Here in the US, I have a little bit of an advantage over most people, as long as I'm living here in the Seattle area, as my father is still a practicing family physician. I don't have to travel by bus and ferry to get to a doctor that will accept Medicaid (I'm disabled) other than specialists, if one will see me. I still have to deal with the state deciding which medications are appropriate for me (decided purely by cost factor) and I've just given up on some kinds of care that people with good insurance would take for granted. Examples of things that drive me crazy here: my teenage son has Aspergers syndrome. He gets counseling from the one place on the island that does sliding scale or Medicaid work. Over the years he's seen a variety of people including one that thought if we only tapped on his head in certain patterns he'd be cured. For any sort of medication he has to go to a facility in Seattle that primarily serves the Medicaid community, yet has no clue. He went in there last week, for the first time in years, because he was having problems with anxiety and depression, mostly reactive in nature. He came home with a prescription for an *antipsychotic*, one that Medicaid won't even cover. Why? Because it will relieve his anxiety and help him sleep. Well yeah, so will knocking him unconscious every night, but I'm not about to do that either.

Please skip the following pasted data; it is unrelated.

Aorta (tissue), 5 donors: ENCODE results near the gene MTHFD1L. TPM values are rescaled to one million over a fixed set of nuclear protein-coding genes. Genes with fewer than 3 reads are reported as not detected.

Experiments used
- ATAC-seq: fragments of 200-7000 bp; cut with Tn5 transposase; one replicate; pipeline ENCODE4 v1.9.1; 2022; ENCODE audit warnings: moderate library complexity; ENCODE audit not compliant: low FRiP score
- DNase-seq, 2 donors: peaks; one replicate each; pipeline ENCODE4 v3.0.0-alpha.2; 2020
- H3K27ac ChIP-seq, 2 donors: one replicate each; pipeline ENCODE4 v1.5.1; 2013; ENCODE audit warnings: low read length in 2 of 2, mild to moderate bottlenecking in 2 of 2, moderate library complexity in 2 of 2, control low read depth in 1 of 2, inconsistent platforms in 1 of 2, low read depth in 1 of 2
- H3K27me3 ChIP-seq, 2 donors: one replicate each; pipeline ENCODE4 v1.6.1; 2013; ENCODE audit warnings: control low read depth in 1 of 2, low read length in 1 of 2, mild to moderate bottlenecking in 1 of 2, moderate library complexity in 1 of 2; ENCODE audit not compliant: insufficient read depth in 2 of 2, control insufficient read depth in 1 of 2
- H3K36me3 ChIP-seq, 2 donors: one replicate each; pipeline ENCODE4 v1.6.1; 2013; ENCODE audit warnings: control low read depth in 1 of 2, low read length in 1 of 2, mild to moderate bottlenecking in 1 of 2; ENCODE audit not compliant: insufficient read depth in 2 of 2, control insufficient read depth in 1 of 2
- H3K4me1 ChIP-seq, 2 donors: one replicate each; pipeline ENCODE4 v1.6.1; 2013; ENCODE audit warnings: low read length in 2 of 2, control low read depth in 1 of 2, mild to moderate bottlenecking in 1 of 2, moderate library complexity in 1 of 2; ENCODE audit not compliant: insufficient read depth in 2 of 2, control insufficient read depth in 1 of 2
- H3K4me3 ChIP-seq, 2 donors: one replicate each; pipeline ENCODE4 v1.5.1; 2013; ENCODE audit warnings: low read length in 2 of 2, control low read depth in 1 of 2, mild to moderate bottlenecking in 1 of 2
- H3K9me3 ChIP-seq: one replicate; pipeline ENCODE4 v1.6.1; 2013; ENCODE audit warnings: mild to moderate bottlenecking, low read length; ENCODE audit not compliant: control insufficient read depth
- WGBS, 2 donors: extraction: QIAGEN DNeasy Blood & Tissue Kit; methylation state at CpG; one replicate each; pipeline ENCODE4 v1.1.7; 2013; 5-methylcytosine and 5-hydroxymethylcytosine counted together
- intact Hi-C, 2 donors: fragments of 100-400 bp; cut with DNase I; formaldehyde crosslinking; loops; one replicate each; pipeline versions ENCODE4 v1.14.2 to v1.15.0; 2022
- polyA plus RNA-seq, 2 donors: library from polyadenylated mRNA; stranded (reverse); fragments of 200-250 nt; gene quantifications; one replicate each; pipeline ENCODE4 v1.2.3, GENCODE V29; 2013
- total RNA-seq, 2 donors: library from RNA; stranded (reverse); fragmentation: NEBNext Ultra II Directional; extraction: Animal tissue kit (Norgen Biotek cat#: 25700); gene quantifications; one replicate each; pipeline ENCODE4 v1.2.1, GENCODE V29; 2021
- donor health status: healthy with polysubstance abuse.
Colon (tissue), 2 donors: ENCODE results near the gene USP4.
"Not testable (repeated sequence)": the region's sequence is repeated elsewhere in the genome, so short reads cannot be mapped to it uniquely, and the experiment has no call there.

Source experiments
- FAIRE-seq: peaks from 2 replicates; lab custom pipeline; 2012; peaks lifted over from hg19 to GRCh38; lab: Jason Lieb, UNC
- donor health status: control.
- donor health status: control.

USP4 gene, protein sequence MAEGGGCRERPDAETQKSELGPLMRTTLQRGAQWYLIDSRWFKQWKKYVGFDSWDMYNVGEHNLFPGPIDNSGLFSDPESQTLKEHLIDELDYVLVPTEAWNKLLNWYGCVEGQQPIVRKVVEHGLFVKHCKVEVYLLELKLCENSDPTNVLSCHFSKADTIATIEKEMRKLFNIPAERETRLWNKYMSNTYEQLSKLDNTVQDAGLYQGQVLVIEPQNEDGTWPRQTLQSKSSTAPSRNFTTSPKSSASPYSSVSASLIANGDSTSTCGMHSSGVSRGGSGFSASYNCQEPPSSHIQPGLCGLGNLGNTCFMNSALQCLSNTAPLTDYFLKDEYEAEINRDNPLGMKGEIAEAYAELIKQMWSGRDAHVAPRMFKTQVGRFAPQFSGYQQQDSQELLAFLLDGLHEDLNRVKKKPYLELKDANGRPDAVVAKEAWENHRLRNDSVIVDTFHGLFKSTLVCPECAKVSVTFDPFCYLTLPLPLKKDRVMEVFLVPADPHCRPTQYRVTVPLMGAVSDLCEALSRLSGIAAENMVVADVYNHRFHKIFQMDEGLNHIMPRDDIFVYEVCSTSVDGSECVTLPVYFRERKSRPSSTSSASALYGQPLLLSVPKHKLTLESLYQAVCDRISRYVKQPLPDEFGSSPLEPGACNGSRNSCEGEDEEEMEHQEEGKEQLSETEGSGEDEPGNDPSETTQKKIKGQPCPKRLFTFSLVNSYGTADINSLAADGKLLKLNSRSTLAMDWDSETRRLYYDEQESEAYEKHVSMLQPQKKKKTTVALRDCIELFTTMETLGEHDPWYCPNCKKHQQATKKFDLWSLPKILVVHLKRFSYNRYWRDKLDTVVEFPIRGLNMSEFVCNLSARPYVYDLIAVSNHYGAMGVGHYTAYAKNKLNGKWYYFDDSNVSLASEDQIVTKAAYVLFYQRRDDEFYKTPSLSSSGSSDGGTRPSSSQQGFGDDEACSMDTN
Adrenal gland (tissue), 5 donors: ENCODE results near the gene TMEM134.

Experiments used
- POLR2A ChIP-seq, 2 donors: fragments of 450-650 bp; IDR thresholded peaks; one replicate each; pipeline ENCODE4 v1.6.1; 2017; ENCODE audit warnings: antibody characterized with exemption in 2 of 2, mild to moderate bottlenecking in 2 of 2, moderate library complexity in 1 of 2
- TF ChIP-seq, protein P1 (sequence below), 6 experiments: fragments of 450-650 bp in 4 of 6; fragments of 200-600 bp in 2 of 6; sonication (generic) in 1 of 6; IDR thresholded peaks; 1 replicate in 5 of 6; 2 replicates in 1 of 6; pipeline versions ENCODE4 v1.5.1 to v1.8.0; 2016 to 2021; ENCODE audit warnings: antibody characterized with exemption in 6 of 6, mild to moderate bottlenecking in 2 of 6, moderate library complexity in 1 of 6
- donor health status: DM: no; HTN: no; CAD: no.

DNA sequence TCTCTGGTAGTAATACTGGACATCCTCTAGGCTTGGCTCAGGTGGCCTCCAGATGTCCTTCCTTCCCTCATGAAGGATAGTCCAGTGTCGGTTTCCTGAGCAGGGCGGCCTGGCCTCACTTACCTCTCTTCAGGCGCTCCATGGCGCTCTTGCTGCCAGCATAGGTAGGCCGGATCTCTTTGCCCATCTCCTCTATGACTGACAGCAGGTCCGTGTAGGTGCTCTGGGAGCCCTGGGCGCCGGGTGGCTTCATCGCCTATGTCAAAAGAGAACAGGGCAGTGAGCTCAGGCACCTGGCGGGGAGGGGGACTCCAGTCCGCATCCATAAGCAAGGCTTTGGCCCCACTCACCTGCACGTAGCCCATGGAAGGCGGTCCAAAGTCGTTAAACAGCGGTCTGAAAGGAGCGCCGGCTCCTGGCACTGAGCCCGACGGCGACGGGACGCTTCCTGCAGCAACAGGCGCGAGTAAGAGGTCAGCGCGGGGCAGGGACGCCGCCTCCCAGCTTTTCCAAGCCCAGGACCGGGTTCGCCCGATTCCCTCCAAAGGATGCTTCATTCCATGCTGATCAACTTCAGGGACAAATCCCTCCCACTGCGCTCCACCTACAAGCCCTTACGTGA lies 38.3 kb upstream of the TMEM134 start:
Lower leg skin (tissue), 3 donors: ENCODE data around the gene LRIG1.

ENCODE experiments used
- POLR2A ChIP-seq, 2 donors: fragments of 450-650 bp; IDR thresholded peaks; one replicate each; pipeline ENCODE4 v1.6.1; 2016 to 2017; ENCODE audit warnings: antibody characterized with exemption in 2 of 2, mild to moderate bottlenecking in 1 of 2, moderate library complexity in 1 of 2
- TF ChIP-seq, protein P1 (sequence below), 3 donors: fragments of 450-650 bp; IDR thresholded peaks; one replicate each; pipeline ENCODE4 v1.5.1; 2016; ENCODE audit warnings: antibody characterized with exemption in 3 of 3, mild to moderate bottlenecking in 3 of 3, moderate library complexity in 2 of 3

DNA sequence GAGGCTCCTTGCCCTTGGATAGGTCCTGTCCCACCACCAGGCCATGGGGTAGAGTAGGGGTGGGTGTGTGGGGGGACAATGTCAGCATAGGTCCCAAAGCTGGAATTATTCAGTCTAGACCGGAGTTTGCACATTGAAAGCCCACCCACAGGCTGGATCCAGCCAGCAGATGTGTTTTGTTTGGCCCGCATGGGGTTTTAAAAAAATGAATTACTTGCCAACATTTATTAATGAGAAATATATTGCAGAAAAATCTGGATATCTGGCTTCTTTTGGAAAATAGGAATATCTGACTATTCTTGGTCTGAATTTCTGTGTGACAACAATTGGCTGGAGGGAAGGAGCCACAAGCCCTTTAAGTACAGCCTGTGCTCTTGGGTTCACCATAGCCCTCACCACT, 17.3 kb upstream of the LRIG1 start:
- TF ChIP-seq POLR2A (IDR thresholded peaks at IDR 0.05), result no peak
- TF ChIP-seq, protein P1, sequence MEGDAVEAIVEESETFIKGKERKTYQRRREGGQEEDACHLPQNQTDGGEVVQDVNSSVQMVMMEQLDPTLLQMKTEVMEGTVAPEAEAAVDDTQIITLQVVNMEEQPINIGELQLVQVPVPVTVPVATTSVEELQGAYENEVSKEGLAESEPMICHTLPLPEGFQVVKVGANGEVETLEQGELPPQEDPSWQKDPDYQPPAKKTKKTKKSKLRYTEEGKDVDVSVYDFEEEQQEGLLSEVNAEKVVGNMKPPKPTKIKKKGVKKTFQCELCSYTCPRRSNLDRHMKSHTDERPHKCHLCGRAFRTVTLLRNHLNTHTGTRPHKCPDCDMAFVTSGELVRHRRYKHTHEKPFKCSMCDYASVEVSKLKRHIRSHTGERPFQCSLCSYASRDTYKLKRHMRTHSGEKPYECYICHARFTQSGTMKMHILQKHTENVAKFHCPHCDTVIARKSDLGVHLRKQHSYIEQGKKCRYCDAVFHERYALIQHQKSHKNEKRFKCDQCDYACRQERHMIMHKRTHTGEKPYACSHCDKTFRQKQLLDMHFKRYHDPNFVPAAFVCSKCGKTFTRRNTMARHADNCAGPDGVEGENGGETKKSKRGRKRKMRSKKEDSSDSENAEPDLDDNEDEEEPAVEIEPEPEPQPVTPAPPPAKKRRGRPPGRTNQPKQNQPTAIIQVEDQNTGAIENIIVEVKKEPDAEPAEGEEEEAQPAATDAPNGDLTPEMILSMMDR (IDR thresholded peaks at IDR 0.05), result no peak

*coff* I'm afraid you've hit on one of my serious sore spots, and I could probably go on for several pages.

Canada's system is good for basic stuff, as long as you're not in a hurry. If you need to see a specialist, or are deemed too old (another sad anecdote I could tell), you get bupkis.

In the US, you get better specialty care (if you're insured) and *far* better emergency care - the emergency care you generally can get without regard to insurance. However, the costs will probably cause you to file bankruptcy if you don't qualify for low-income programs.

The doctors' offices take on most of the fight against the bureaucracies to get you treatment, from the simple 'mother-may-I' phone calls to diagnosis-by-code (they won't cover this, but if i call it *this* instead, they will)

I have to continue this in a second post because I'm over the limit for a comment ---
theweaselking From: theweaselking Date: May 19th, 2006 04:14 pm (UTC) (etched in stone)
I'm just getting the link to this post way, way after the fact, so I realise I'm a week late.